I just came back from two days spent with my colleagues – members of our School Division’s “Lead Team”. Our Lead Team includes Principals, Assistant Principals, Learning Services Facilitators, Directors from our Finance, Transportation, Learning Services, Transportation, Human Resources and Communication Departments along with members of our Senior Executive. Gathering such a large, diverse group of School Division leaders together is no small feat. It meant that every individual who attended needed to leave the busy schedules of their day to day work behind and for those of us in schools, it meant trusting that our schools’ teacher leaders would “hold down the fort” during our absence. On behalf of our Senior Executive of Superintendents, it demonstrated that in spite of challenging financial times in the world of education, the importance they place on the value of our team’s professional growth and collaboration so that we can lead our schools effectively for our students will not be sacrificed. A few of us said we felt almost guilty for taking time away from our schools to head west to the beautiful mountain community of Canmore where we gathered for our learning.
Now that I am back home and have time to reflect on the experience – I can honestly say that I am grateful that our Senior Executive made the decision to provide all of us with this uninterrupted time together – away from the demands of our professional and personal lives back home. The Lead Team Retreat gave us an opportunity to learn from and with each other both formally during our scheduled meetings and presentations, but also informally as we shared best practices with each other, discussed some of our challenges, offered suggestions to each other and had long conversations on the road as we were encouraged to car pool with our colleagues. I have found that some of the best learning can come from the conversations that just happen when we spend time together talking about our students and our schools.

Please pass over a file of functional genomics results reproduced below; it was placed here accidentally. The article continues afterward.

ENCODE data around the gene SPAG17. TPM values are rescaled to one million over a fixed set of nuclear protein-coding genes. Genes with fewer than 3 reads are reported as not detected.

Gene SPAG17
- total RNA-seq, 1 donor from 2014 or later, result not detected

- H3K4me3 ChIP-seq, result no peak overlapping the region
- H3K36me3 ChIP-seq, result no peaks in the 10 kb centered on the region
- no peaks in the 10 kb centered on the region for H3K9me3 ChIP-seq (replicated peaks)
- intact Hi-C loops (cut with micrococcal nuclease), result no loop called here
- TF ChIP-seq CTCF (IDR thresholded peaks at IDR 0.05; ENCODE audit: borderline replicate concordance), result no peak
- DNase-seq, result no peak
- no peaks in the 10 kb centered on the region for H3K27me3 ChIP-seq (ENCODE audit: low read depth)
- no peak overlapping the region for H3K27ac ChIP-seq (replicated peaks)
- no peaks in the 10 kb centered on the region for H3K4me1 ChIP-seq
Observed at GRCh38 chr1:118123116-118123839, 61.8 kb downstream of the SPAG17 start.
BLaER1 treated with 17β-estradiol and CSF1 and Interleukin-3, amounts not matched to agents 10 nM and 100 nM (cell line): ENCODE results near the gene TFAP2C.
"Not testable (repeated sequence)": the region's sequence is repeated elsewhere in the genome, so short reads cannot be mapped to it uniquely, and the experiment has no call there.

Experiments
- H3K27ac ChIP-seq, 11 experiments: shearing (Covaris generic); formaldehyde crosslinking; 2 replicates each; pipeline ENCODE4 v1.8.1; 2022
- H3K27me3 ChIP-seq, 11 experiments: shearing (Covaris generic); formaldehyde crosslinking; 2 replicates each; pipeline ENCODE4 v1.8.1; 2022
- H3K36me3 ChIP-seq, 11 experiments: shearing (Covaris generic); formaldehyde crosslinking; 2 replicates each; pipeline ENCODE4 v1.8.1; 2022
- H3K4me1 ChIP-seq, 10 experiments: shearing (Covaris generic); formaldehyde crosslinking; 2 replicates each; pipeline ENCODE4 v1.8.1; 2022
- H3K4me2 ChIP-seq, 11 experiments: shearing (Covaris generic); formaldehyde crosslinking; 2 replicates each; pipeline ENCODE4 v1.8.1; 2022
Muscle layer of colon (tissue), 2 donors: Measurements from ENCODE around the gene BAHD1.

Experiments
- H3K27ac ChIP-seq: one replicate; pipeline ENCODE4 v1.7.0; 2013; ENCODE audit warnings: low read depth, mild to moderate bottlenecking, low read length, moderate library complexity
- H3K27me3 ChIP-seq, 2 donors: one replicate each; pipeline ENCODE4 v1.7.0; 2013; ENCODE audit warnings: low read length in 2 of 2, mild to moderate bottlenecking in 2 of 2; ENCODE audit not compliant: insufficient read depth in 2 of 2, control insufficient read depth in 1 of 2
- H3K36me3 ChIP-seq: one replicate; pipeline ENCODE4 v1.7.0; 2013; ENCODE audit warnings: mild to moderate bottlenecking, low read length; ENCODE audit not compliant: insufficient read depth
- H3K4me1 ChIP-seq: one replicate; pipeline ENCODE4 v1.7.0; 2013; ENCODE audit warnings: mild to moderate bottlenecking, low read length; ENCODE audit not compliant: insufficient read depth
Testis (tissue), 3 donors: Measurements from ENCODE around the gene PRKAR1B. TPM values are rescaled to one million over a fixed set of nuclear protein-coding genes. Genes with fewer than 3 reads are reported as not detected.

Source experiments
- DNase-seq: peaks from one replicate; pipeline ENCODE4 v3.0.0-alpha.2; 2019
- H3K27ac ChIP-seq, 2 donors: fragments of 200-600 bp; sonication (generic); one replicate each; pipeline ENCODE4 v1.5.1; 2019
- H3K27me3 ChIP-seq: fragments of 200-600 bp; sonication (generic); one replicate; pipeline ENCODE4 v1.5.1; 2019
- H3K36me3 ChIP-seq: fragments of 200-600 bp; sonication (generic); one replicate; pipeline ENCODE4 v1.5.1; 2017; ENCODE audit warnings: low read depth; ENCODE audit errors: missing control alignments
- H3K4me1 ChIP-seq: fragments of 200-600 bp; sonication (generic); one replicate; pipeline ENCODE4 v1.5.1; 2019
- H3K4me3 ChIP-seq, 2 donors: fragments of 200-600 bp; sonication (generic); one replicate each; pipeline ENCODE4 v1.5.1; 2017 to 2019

A few of the highlights for me were:
Mental Health Presentation
We were reminded of how significant an issue mental health is in the workplace. Research tells us that 1 in 5 Canadians between the ages of 18 – 65 will experience mental illness and that this will have an impact on their work. It was shared that of the people who face mental illness challenges, very few will be diagnosed and even fewer will receive successful treatment. We learned about the symptoms of mental illness and what to look for among our employees. We learned about what we can do to support those who are experiencing mental illness so that they can be successful in getting the help they need to improve their health. What stood out for me was how important it is to remove the negative stigma associated with mental illness so that our staff members know they have our non-judgemental support in order to seek treatment.
This is simply an organized, yet highly effective, way to ensure that we got the opportunity to listen to each other share some of the amazing things we all have going on in our schools. In small groups, we moved from table to table and heard all kinds of new ideas for things we may want to bring back to our own schools. What I will be bringing back to Greystone are some great suggestions around technology from a couple of schools. Muir Lake School shared experiences and insights around their one to one technology pilot project. Meridian Heights School shared how they “trained the troops” on the use of google docs by scheduling chunks of time for the students to be taught the process by the tech “expert” on staff.
The most important “take away” from this valuable time spent together with my colleagues was that I continue to feel non-stop support and the power of collaboration from our Lead Team. Knowing that we are in this together allows me to return to the challenges and opportunities that await back at the school with a huge boost of renewed energy. For me, this was time well spent and reminds me that our School Division really does put its people first!